That application is optimized for P3 SSE extensions.
AMD currenly doesn not support SSE, its its a very very long wait for SSE2 on AMD.
AMD does not offer SMP, so if you want dual processors AMD is not an option.
With the new price drops, Intel is pretty damn close to price/Mhz as AMD now. so that cuts the price issue out of the equation.
Like I said before, flip back a few pages on this forum and notice all the AMD problems with incompataiblity and thermal problems.
dual processors motherboards are not that much more expensive that single versions. VP6 is nicely priced and performs good. no compatatbility issues to deal with as you can see from lack of posts from people wondering why crap dont work on it.
Unless your software takes advantage of SMP running 2 cpus won't really speed it up. I'd recommend the PIII just because I think (from my own experience and the number of posts here) that the VIA chipset used in most Athlon systems in buggy.
Dual is ALMOST never worth it. It may or may not help your situation, depending on whether or not it is optimized for Dual processors. Even the, expect only about a 15% performance gain for running single applications, over the single processor. And to use dual processors in windows you'll need either NT4 or 2000.
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I disagree, software that's optimised for multithread OS will run much faster than on a single processor. An example is 3DS Max, which runs almost twice as fast on dual processors.
And the CinemCraft software is optimised for PIII Dual, so I expect an 80% increase vs a single processor.
The question is how much influence the SSE unit has. The Athlon has a vastly superior FPU, but when software is optimised for SSE, the tables turn. Figuring out by how much is the difficulty.
The software is optimised for SSE and dual. It will work very nice on Win2k
However, I'd have to run it on a VIA chipset, since there are no 815 dual boards. I'm waiting for the Asus one, if it takes too long I'll go with the MSI. If I decide on this setup over an Athlon, that is.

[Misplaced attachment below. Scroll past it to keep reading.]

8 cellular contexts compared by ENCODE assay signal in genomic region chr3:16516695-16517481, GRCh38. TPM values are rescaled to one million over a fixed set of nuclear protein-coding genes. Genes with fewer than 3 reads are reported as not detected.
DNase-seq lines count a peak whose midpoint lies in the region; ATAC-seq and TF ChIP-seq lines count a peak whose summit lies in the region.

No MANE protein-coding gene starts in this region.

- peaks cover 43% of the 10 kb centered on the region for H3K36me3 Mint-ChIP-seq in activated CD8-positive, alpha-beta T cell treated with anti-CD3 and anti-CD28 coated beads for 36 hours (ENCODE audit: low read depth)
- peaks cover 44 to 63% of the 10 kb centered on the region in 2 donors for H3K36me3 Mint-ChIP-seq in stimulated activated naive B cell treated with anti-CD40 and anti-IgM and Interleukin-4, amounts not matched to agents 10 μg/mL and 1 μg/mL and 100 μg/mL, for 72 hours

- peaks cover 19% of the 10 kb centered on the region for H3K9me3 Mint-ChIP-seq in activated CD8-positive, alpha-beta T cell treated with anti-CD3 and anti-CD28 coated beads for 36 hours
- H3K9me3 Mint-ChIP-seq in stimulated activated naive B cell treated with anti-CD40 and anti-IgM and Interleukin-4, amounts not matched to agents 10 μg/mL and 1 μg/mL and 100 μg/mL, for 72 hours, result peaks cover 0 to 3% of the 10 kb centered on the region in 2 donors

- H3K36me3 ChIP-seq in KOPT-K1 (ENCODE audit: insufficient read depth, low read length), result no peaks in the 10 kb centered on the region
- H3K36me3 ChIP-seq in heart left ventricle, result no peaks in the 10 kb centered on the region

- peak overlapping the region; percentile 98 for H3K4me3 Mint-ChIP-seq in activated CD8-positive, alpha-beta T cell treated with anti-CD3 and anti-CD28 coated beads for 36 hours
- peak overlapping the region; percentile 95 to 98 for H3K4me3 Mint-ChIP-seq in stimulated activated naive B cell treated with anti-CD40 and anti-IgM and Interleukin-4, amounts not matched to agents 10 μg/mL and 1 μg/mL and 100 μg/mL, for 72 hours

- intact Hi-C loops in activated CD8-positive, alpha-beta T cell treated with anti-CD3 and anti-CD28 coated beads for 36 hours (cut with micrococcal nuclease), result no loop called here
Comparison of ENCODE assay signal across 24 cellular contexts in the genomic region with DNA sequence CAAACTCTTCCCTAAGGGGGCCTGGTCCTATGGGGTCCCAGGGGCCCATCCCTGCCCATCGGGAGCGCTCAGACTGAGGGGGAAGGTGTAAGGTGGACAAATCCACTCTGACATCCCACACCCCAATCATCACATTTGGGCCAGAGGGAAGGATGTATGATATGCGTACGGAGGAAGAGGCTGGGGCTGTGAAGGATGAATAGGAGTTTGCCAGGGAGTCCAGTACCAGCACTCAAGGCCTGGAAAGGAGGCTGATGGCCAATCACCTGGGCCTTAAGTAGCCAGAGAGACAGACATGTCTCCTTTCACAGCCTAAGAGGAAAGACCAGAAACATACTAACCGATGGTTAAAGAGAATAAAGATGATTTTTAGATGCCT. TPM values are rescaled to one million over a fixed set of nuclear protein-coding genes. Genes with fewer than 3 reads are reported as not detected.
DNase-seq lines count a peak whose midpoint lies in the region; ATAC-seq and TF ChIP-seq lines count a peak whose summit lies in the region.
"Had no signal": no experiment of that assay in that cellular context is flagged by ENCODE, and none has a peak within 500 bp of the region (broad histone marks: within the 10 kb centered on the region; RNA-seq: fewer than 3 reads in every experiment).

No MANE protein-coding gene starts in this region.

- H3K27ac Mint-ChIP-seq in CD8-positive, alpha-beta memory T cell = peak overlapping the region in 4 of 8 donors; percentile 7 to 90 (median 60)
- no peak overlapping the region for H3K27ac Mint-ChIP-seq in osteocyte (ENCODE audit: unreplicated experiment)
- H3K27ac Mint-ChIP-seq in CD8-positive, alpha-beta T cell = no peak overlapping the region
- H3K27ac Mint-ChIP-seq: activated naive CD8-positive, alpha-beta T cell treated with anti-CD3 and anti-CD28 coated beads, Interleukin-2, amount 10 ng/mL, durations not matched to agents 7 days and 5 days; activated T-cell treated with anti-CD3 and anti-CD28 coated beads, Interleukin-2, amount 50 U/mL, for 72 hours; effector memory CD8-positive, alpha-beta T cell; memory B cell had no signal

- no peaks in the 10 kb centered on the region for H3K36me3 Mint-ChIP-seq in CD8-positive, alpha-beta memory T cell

You must not have much experience working with multi-threaded applications.
If software is actually written (or more specifically, written well) for multi-threading, then you will see a massive performance improvement when running it with multiple processors.
Anyone who says you will only see a 15% increase in performance simply must have been running an application that was single-threaded, meaning that it could only be run on one processor. So that 15% is simply the OS and other overhead being run on one processor while the main application ran on the other one.
And indeed, most software is single-threaded. So most people won't see much, if any, noticable speed increase by using a dual processor system.
But, if you happen to know that your software was specifically designed to be multi-threaded, then you can see a massive performance increase that at best is as many times as fast as however many processors are in the system. In fact, in some cases a well designed multi-threaded application can run faster than a single-threadded application even when run on just a single CPU system simply because the CPU never gets a chance to be idle.
The only real reason for a home user to get a dual cpu system is bragging rights. Hell what would your friends say if you told them you had a dual Athlon-c system? They crap their pants, I know I would
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Dude I don't know the answer to that. The people that have reponded to your post are talking about sh!t that has very little to do with answering your question.(I think most just don't read the post fully or are pushing some kind of opinion) Although you did ask for any input-your fault.
I am not an advocate of x posting but I think it is justified in this case. I suggest you post your problem in the software section if you haven't done so already. You might find someone who has this app. configured on different systems.
Whatever. He said his aplication is written for it. Yes, some aplications are. Usually these are very porcessor intensive and benifit greatly from dual processors. Most applications do not benifit at all, but some benefit greatly, so if his software can take full advantage of it, he should use SMP. I do a lot of CAD work, and some computations can take over 5 minutes when calculating forces and reaction. So you can see where more power is greatly appreciated when it can be used.